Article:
So until I figured out what was happening, I practiced the best I could. I figured that I was doing the right thing for these folks. Nurses very quickly and competently translated my medical recommendations into effective actions, and there is a large amount of respect shown for each other as a partner and colleague. I relied heavily on these professionals, and they never disappointed. (Sometimes, FYI such nurses buy patients clothing or other needed items to enable their success after discharge.)


This is the second thing that happened to cause me to misfit in the places I worked. And it was more obvious. How I was using language seemed to some folks — patients and nurses — to work quite well:

There were moments of genuine synergy. Maybe that’s why these two very different groups of people marveled at the sight of a psychiatrist who actually dignifies, empowers, and converses seriously with patients and uses language as a demonstrably powerful diagnostic and treatment tool and fine tunes medication treatments using the latest knowledge. Nurses and patients both reacted with pleased surprise, as people do when they unexpectedly discover a new way to improve something vital but frustrating. They actually saw a psychiatrist try to connect and engage ill people in colloquial conversation about their pasts, explain diagnoses and treatment, identify strengths, assess medications and alternatives, and assist patients to plan personal goals for their futures and articulate and make sense of their personal stories.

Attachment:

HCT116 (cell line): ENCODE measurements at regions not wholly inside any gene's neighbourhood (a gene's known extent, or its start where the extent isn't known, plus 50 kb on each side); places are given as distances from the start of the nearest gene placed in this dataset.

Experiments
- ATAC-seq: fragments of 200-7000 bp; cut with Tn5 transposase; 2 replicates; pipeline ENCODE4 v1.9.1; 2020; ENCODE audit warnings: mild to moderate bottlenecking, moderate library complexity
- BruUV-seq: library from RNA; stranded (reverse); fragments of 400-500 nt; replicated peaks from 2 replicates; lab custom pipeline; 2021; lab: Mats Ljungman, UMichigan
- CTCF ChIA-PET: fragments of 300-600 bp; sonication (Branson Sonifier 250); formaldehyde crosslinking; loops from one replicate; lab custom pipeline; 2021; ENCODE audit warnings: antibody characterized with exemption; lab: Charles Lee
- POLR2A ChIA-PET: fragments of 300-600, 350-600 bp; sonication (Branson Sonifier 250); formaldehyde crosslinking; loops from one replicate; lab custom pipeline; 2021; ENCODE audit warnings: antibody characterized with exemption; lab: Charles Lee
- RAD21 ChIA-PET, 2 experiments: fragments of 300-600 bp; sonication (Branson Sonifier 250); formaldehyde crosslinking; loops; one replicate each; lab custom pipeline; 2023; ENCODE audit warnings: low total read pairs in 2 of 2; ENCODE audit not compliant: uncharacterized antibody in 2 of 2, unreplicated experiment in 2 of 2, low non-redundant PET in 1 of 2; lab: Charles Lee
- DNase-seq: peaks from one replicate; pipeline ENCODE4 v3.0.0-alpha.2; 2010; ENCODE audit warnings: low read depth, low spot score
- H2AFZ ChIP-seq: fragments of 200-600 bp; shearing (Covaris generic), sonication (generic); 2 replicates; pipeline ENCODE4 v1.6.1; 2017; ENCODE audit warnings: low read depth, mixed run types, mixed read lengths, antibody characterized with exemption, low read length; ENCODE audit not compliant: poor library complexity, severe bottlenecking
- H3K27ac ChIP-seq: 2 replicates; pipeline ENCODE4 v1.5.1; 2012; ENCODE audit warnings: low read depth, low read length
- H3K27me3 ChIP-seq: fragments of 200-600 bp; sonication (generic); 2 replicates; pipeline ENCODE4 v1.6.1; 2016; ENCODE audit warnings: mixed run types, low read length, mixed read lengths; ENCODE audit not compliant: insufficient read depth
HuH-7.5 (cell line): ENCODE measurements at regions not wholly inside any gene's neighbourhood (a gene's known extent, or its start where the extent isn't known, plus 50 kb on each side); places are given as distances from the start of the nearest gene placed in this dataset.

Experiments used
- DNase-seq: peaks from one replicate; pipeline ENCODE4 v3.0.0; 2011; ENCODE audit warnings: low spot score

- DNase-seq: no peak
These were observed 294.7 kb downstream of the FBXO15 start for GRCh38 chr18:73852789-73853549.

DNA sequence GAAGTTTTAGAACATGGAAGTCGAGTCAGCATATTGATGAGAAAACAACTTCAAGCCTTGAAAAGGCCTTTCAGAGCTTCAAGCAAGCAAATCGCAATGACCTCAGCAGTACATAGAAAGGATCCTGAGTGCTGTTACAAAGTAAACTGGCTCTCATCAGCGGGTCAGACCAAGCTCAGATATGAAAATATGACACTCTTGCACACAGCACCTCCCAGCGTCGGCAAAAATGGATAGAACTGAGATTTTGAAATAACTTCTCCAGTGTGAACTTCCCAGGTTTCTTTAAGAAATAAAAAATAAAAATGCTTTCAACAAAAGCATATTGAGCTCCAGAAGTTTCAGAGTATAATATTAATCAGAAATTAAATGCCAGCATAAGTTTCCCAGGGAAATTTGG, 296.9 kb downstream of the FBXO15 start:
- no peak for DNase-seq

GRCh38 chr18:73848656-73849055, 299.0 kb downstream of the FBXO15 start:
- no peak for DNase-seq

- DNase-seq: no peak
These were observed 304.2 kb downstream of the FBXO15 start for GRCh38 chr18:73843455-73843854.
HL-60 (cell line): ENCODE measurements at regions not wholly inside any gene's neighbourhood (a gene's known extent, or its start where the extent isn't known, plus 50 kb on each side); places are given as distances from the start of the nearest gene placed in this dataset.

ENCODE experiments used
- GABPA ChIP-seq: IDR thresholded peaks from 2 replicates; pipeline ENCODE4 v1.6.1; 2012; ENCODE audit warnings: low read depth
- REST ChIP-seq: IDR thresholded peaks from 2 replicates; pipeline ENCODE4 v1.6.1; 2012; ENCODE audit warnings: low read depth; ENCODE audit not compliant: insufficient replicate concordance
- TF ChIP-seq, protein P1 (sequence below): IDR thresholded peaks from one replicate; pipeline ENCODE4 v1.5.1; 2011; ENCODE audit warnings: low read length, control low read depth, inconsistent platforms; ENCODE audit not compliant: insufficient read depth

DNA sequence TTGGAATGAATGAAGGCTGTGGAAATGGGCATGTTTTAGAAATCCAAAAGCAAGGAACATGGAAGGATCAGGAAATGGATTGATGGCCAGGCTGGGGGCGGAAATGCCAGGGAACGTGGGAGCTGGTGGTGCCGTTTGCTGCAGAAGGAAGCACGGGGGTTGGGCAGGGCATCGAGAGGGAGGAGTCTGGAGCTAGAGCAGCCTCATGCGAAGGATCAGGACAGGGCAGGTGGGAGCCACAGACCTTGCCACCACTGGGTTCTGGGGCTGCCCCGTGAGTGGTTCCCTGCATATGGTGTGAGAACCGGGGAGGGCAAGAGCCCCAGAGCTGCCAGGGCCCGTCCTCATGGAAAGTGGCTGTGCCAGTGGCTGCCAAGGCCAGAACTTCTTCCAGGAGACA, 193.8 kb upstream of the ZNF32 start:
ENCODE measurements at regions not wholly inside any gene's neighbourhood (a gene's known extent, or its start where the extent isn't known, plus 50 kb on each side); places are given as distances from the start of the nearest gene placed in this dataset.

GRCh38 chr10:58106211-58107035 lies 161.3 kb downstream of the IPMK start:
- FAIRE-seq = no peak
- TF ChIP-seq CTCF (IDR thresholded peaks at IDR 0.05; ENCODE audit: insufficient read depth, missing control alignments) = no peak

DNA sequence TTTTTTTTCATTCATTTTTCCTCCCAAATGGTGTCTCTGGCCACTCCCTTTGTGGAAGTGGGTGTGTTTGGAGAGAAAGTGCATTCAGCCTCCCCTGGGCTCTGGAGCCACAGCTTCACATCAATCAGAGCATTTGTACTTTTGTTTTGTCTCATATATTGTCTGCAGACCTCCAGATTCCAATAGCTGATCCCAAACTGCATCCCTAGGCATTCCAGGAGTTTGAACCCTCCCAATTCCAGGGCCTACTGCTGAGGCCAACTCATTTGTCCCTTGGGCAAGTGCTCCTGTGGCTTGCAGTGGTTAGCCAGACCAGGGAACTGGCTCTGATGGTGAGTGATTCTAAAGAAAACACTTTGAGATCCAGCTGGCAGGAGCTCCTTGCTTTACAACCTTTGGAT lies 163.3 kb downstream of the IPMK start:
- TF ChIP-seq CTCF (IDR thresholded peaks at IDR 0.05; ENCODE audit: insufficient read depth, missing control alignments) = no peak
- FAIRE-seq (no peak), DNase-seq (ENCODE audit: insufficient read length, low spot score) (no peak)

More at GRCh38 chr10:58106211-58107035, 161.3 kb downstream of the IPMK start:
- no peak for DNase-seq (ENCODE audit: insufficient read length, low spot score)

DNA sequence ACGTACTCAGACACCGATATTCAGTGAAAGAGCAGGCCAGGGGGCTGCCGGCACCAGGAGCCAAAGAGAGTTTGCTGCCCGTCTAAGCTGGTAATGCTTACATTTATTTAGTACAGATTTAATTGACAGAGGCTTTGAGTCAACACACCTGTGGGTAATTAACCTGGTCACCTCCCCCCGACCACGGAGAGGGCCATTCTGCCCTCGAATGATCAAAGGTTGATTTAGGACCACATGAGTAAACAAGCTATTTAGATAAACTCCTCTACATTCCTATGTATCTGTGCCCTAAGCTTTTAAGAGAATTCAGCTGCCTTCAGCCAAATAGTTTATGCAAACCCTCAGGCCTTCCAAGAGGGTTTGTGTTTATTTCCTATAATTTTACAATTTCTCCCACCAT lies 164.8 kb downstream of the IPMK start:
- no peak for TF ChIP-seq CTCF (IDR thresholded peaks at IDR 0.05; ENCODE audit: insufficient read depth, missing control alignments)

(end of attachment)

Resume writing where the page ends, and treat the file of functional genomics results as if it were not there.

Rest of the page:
These veteran experts in modern Behavioral Health trenches were fascinated to discover how language can be one of our most powerful neuroscience tools to bridge mind, brain, and behavioral change. Some patients were eager to know what their diagnoses mean and what medications are supposed to do, and were pleased to have enough information to make their own decisions.

The nurse, patient, and I learned together that doctors and nurses working together still can have very powerful effects to the good. We learned that when patients and staff understood the same narrative, hope and compliance increased and progress accelerated. We learned that a language-based psychiatrist’s signature can also guarantee competent care. “You are the first doctor to ever do this,” many said many times.

And we thought I was doing my job pretty well because patients were dramatically improving and nurses were learning. This point came home dramatically when one “frequent flyer” proclaimed proudly, after three months of her deliberate medication refusal (so I was expected to get her to take it), that her mind was now clear for the first time after 40 years “in the desert”, and mostly that she finally has “a name   “, after the America tune. And I did thank her sincerely for teaching me the song.